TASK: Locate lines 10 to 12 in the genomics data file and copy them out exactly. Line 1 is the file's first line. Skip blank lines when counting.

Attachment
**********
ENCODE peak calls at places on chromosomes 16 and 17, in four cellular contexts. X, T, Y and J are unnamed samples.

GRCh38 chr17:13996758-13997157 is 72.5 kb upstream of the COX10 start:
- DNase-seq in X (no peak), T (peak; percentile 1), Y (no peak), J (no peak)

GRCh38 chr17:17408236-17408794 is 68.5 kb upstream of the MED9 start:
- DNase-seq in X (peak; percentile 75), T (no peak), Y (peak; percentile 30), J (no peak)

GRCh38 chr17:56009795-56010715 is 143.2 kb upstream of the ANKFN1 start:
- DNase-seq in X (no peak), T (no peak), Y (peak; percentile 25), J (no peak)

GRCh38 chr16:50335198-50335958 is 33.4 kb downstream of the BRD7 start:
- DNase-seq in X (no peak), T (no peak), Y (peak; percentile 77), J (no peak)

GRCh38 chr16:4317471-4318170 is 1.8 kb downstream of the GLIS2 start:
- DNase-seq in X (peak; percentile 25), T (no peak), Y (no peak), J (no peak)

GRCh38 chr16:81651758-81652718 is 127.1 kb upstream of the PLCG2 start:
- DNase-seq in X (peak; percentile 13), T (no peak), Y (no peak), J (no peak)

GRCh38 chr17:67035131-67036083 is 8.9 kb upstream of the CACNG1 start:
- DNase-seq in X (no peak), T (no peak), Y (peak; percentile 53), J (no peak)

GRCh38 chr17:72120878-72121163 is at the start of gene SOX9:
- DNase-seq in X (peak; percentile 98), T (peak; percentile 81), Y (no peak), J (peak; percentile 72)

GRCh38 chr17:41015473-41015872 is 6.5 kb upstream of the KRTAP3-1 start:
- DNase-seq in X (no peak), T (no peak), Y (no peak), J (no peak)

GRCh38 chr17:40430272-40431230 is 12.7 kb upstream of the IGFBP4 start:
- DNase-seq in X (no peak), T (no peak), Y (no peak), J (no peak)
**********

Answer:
GRCh38 chr16:4317471-4318170 is 1.8 kb downstream of the GLIS2 start:
- DNase-seq in X (peak; percentile 25), T (no peak), Y (no peak), J (no peak)

GRCh38 chr16:81651758-81652718 is 127.1 kb upstream of the PLCG2 start: